Thursday, February 21, 2019

Attention Gamers! Clock is ticking...

Our friends at Fat Dragon Games have launched their newest Kickstarter, and there's less than a week left to get in on it:

"Printable Miniatures is a collection of fantasy miniatures designed to 3D print without slicer supports."


Even if you're just considering the world of 3D printing [ed: BTW, a fantastic printer runs about $230], would be a great idea to get in on this for when you do pull that trigger.

Math is hard

To wit:
And by "scandalously" Mr K means "by an order of magnitude:"

"The fact that the CBO assumed 14 million could lose coverage mainly due to the elimination of mandate penalties helped kill the effort to repeal and replace Obamacare."

Uh, no: that falls 100% on the feckless GOP "majority."

Still, it's worth noting that the reality turned out to be a lot less of a big deal than the projections, and doubtless played at least some role in the mid-terms.

But that's not even the best part (for certain vales of "best"). No, the best part is this:

"... actuaries for the [CMMS] ... estimated that the elimination of the individual mandate would have a significantly smaller impact than the CBO has long estimated. Specifically, the CMS report revealed that 2.5 million more people would go without insurance in 2019 due to the repeal of the individual mandate's penalties, and the impact would be "smaller" thereafter."

In marked contrast  to the 13 or 14 thousand folks the CBO "guesstimated." Close enough for government work!

Wednesday, February 20, 2019

Nectar of the Gods: Lagniappe

Almost exactly a month ago, we notified readers of a (ghoulish?) new anti-aging technique:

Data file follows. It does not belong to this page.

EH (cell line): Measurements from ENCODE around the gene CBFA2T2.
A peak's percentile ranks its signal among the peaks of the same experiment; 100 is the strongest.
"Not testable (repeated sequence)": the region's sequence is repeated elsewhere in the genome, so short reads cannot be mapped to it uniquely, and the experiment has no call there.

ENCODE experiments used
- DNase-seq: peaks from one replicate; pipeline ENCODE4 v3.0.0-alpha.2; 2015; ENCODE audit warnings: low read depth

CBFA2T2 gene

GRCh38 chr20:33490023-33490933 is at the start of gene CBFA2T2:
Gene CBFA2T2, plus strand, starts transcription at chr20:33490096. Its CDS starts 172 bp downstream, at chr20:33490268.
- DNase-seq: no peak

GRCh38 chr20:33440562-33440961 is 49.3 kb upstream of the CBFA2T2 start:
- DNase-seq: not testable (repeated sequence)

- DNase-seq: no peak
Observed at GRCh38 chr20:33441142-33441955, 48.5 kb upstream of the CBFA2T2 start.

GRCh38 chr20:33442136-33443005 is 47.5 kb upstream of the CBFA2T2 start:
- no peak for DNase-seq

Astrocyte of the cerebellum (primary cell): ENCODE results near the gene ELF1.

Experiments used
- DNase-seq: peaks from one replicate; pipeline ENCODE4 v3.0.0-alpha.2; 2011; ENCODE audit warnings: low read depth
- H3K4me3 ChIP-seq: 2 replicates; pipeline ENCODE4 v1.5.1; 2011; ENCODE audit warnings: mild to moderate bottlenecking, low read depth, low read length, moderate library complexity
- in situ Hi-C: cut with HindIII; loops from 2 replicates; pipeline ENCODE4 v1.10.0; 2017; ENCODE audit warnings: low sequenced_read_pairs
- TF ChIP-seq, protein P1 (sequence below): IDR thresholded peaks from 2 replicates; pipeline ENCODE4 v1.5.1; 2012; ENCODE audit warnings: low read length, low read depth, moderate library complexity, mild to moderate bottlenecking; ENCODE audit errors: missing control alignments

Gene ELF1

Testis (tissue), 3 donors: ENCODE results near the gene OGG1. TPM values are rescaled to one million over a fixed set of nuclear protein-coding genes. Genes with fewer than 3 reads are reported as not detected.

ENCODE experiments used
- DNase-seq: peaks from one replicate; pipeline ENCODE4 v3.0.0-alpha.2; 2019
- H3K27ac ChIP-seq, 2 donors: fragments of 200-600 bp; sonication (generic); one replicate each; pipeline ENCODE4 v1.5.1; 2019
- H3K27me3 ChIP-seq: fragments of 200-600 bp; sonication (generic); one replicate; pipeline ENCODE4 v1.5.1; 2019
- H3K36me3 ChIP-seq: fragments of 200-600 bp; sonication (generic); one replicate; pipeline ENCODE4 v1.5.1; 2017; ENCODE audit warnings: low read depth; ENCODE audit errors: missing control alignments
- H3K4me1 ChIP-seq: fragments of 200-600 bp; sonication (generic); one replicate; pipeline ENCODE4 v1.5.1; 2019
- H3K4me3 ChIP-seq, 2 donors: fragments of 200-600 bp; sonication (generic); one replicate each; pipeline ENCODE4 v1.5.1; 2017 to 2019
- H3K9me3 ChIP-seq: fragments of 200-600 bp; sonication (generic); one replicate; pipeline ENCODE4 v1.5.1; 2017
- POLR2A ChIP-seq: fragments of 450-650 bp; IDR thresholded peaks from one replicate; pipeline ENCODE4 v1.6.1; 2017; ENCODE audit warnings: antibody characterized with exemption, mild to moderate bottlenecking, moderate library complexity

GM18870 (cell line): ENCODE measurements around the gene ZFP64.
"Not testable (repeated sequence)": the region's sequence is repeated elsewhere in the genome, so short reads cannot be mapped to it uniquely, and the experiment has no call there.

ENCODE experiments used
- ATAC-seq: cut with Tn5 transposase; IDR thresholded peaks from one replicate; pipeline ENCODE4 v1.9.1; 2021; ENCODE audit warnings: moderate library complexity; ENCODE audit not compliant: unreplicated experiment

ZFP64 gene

"A controversial startup that charges $8,000 to fill your veins with young blood to 'defeat aging' now claims to be up and running in 5 cities across the US"

At the time, we also noted that there was scant (ie "zero") scientific evidence backing up that rather extravagant claim. But: no harm, no foul, right?

Well, not so fast there Dr. Acula:

"The Food and Drug Administration (FDA) is warning against buying young people’s blood in an attempt to fight aging and other diseases."

Now notice they're not saying that this is potentially harmful (and, of course, they're not saying it's not, either), but the Feds are concerned that folks may be sweet-talked into spending thousands of dollars on junk science.

Caveat emptor.

[Hat Tip: FoIB Holly R]

Tuesday, February 19, 2019

Interesting AutoGraphic

Our friends at the Insurance Information Institute have provided us with this handy (and helpful) visual guide to how your car insurance rates are determined:

[click to embiggen]

Monday, February 18, 2019

Medicare Advantage Plans are Like a Store Credit Card

Why are Medicare Advantage plans like a department store credit card? Before BankAmericard and Master Charge department stores like Sears, J C Penney, Macy's, etc had their own store credit cards. You could get what you want at Sears with your Sears card but don't try to use it at J C Penney's.

Original Medicare is accepted almost everywhere, but not so for your Advantage plan insurance card.

Georgia Medicare Expert explains Advantage plans like you have never heard before.

#MedicareAdvantage #OriginalMedicare #GeorgiaMedicareExpert

Friday, February 15, 2019

It's all so incenstuous: Redux

Just over 3 years ago, we noted the revolving door between the government and the insurance business:

"As regular readers know, AHIP (the health insurance industry's lobbying organization) has been on-board Team O'Care since Day One. What folks may not know is just how deep the ties run between the administration, major labor unions and the insurance industry."

We mentioned several folks specifically, including one who went from the AFL-CIO to AHIP, and then on to running EmblemHealth in New York.